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High growth for now - but who benefits?

High growth for now - but who benefits?

"Will most people see money in their pockets as a result of the current high GDP growth rates?" asks Bill Rosenberg, CTU Economist. "Economic growth is forecast to peak this year, yet wage growth has been slow. There is a real question whether the current growth will come and go with few people seeing the benefit of it in their own standard of living."

There was no growth in household spending this quarter.

"Should wage and salary earners - by far the biggest group of earners in New Zealand - be the ones 'that don't enjoy the income growth that others do enjoy' as Reserve Bank Governor Graeme Wheeler is quoted as telling Parliament's Finance and Expenditure Select Committee last week?" Wage and salary earners bring in over three quarters of the average income to households with at least one person aged 18-64. The Reserve Bank has identified high net immigration, more people seeking jobs and still-high unemployment as factors holding down wages.

"There are many people trying to make ends meet after several years of stagnant incomes, out looking for jobs and only finding part-time ones with not enough hours to pay the bills. In addition to 154,000 unemployed in March there were 96,000 people wanting more hours, and another 100,000 classified as jobless. The number of young people not in education, training or employment rose in the March quarter after taking account of seasonal effects. For many people the 'growing economy' is meaningless." Rosenberg said.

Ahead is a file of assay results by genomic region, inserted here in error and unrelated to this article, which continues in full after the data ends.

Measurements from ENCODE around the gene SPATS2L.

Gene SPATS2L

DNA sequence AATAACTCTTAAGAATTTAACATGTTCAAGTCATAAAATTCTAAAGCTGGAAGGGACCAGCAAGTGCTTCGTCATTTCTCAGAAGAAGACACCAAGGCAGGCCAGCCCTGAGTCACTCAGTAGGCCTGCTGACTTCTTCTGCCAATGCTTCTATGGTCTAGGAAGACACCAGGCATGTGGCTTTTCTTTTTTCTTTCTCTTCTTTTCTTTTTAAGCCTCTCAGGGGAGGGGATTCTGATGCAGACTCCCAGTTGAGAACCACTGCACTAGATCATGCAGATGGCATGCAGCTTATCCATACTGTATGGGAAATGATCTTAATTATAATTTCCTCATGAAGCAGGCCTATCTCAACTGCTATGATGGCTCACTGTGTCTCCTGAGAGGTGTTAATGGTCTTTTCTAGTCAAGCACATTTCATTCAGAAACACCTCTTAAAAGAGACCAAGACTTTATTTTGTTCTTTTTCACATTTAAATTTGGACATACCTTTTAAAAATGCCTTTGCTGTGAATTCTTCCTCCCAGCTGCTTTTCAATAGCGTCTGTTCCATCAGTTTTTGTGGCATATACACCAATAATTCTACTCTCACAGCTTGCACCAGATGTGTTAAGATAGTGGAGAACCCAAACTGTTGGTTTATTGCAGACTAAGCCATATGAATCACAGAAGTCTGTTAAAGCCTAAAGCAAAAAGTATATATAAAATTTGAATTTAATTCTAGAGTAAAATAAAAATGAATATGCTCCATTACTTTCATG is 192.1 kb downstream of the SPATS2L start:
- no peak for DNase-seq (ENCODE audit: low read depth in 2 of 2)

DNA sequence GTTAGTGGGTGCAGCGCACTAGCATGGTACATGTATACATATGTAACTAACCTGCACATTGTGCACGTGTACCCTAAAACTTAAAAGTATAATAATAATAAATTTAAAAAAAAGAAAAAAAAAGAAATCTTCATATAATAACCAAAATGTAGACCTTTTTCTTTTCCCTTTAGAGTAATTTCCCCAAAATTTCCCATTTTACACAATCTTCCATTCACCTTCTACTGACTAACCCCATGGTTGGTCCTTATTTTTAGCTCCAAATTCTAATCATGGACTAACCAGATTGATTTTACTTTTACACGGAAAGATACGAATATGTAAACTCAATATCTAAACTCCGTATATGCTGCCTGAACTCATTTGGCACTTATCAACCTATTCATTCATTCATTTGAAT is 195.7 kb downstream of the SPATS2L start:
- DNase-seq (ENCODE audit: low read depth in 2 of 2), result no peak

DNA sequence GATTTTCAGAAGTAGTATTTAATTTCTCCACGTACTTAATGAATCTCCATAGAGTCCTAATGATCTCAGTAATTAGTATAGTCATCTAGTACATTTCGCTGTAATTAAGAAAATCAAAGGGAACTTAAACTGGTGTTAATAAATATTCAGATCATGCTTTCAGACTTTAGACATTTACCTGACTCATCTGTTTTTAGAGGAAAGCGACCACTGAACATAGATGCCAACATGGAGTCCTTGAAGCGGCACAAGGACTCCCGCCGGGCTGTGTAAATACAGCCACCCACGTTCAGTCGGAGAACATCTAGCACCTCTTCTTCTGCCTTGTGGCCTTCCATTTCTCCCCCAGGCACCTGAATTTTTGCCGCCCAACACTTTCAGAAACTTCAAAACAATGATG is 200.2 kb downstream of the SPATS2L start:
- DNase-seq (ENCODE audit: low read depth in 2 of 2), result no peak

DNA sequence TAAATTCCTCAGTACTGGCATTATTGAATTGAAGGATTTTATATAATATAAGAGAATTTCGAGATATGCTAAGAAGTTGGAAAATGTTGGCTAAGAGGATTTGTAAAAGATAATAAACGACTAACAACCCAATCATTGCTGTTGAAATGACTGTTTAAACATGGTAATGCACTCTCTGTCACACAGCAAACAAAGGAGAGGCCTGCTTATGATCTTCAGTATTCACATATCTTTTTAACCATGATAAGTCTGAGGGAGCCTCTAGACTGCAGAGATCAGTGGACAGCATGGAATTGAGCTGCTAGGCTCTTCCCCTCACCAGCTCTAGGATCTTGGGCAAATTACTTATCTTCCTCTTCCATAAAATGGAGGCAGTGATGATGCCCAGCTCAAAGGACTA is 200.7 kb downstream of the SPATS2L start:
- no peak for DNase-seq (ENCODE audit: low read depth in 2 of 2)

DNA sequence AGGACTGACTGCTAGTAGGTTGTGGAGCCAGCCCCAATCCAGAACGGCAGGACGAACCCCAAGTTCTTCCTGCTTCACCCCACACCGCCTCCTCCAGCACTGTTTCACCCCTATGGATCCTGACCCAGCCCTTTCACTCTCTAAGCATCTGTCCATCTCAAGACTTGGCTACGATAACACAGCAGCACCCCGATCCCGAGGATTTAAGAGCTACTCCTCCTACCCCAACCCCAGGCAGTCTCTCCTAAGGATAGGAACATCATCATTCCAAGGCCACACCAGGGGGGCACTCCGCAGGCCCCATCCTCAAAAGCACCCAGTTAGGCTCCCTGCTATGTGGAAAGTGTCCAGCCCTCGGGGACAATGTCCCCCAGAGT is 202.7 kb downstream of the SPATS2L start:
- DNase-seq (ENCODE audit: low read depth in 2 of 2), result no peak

"With two-thirds of the growth this quarter reliant on construction, the economic growth is still heavily based on the Christchurch reconstruction and building construction along with high commodity prices for our exports. Prices for dairy products and logs are now falling. The forecasts are for the growth in the economy to fall off after this year to below the levels of the 2000s before the Global Financial Crisis." Rosenberg said.

There was no growth in manufacturing this quarter, after six months of growth and six months of contraction. Three of the largest manufacturing sectors contracted: food processing, wood and paper products, and transport and other equipment. Textiles, clothing and footwear contracted for the fifth successive quarter.

"There is an increasingly urgent need for policies that bring down the exchange rate, help industries that create good, well-paying jobs to grow, and ensure that the income generated by the economy benefits wage and salary earners in rising wages." Rosenberg said

Or will the train go past with most people only able to stand on the platform watching it?


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